Milhouse (ea66e3)

  34. Happyfeet, do you feel the same way about capital punishment? On any matter, if Saudi Arabia does it one way and the Netherlands do it another, must we always conform our laws to those of the Netherlands and away from any accidental resemblance to those of the Saudis?

    Milhouse (ea66e3)

  35. JD, re-read my first 2 qualifiers (the if – and before the then. I’m not saying that words are infinitely malleable.

    If marriage is ruled a fundamental right, then you states-marriage-righters are going to have full faith and credit problems, I think.

    carlitos (59ae85)

  36. happyfeet,

    It’s not necessarily hateful and intolerant of gays to want marriage to remain a man+woman thing.

    There are various ways to resolve this. I know no Americans of any seriousness who want to treat gays like the islamofascists do. Most Americans want people to be able to live their lives without intruding on the lives of others. Since marriage is sometimes seen as a societal thing of great extrinsic value, that creates a conflict.

    Anyway, the Saudis believe in antibiotics and drilling for oil as well as preventing Iran from getting nuclear weapons. In some ways, you are on their side of many questions. Hopefully for better, more democratic, freedom loving reasons.

    But anyway, people who think that marriage’s definition is man and woman are not necessarily intolerant or evil. America should just get the fed out of this and many other issues in a period of reforms meant to let states go their separate ways. We need eachother for some things, but we’re actually stronger if we allow different states to be different states.

    Dustin (c16eca)

  37. It’s my understanding that this is already the case; i.e. that the constitution only requires states to recognise those marriages that could have been lawfully contracted under their own laws. It’s merely a custom for states to recognise all lawful marriages from all states, no matter what their laws; and nothing says that custom must continue.

    Comment by Milhouse

    Oh. Well that sounds reasonable to me, but I suspect if Texas stopped recognizing gay marriages from Oklahoma (I know, there aren’t any) then someone would sue, and some judge would say that was unconstitutional. There is the law, and then there’s the activist law.

    Dustin (c16eca)

  38. capital punishment is one of those consensus thingers Mr. Milhouse – people – my people – meaning Americans – they need to believe that justice prevails in our little country

    So if a majority of people find capital punishment to be meet and just, I will stand with them. Likewise if a majority of people come to find capital punishment to be ghastly and no fairs, then I will stand over there with them.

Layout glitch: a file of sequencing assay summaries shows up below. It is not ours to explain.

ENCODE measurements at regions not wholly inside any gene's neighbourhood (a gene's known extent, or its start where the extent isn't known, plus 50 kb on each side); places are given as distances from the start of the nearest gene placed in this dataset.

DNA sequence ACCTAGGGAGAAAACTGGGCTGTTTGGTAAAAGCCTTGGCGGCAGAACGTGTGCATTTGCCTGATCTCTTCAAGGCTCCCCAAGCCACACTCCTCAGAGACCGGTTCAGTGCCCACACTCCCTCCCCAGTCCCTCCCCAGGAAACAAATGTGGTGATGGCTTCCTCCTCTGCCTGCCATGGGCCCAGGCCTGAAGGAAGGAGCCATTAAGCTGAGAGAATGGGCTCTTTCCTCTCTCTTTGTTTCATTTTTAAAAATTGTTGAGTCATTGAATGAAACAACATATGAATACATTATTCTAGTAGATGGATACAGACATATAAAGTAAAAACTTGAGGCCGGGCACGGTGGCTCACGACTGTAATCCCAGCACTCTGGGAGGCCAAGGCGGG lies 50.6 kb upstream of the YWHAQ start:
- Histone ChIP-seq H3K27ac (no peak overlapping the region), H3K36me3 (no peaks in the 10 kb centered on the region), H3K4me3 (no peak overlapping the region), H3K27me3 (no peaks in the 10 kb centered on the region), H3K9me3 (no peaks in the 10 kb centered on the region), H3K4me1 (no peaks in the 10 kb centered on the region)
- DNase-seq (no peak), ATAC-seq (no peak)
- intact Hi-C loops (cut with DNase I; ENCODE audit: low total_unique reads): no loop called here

It really makes not a lot of difference to me.

    happyfeet (3c92a1)

  39. That’s great. And when Texas stops recognizing Oklahoma drivers licenses, that would be OK by you and not a total contradiction to the concept of a federal republic? You guys haven’t thought this out.

    carlitos (59ae85)

  40. Exactly. I mean, there are already differences in law between the states; e.g. in some states first cousins can marry, while in others it’s illegal. Current custom is that if you get married where it’s legal, all other states will recognise it. But as I understand the Full Faith & Credit clause, that’s not required. A state that doesn’t allow cousin marriages would be within its rights to say that it won’t recognise such marriages no matter where they happened; the reason no state does so is that they don’t consider it important enough to make an issue of it.

    Milhouse (ea66e3)

  41. I should know better than to start a comment with “exactly”, without quoting what it’s responding to, assuming that there will be no new comments in between. My “exactly” in #40 refers to Dustin’s #37.

    Carlitos, there are many states that don’t recognise concealed carry permits from other states; others only recognise those from states with similar laws. Do you think that’s “a total contradiction to the concept of a federal republic”?

    Happyfeet, what if the majority changes its mind again? Will you change again with them, or is it a one-way ratchet? And in any case, what’s it got to do with the Saudis? Why do you care what they do? How is our law bad just because it happens to resemble a Saudi law?

    Milhouse (ea66e3)

  42. Mr. Dustin that’s rather too grounded in Theory for my taste. The “we’re actually stronger if we allow different states to be different states” theory.

    You know what I say Mr. Dustin?

    I say that we hold these troofs to be self-evident: that all people everybody everywhere are created equal and that also God says they have inalienable rights that neither Sarah Palin or Barack Obama can ever take away – namely, Life – that’s number one, then Liberty, and then my favorite one the Pursuit of Happiness.

    It’s ok to have an epiphany that you been doping it wrong but after that you must hasten to make things right. So America needs to get cracking on some of this stuff.

    happyfeet (3c92a1)

  43. oh. The Saudis are royal pervert trash I just think a lot of people don’t keep that top-of-mind, Mr. Milhouse. That’s one of the few quibbles I had with Mr. Bush. The depraved royal pervert House of Chakri trash of Thailand are just as bad.

    The royal British goobers are no prize either.

    happyfeet (3c92a1)

  44. Milhouse,

    I don’t think that carrying a concealed weapon is as fundamental a right as driving a car or getting married, no. I think that driving across state lines is exactly the kind of thing that the commerce clause envisioned, and I think recognizing marriage is exactly the kind of thing the full faith and credit clause should do. My 2 cents.

    carlitos (59ae85)

  45. but people can go back and forth on capital punishment if they want I don’t care – they seem fairly constant year to year though – in practice it’s more one of those tipping point things than a hemline sort of thing

    happyfeet (3c92a1)